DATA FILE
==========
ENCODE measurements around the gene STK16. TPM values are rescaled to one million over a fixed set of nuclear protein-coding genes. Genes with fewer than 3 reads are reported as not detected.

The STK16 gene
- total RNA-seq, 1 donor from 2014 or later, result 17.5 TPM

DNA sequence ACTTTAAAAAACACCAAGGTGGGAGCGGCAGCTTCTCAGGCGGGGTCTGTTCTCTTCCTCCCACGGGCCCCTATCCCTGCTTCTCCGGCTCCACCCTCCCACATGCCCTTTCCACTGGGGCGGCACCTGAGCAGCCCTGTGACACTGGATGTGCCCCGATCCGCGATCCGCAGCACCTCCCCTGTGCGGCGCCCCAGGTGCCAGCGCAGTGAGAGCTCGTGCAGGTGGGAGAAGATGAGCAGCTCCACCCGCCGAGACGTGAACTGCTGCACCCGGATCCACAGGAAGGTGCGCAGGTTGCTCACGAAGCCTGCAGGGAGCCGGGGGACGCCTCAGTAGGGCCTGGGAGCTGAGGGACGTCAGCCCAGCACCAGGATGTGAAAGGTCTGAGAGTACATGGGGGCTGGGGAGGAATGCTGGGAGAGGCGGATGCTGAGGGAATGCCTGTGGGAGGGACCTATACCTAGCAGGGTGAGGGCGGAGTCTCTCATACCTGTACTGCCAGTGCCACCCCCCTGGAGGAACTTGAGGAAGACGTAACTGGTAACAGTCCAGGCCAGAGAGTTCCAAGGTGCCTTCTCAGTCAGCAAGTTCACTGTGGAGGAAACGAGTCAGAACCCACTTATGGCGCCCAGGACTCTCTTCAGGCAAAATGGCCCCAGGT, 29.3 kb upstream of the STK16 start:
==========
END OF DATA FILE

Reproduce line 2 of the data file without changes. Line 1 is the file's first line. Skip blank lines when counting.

The STK16 gene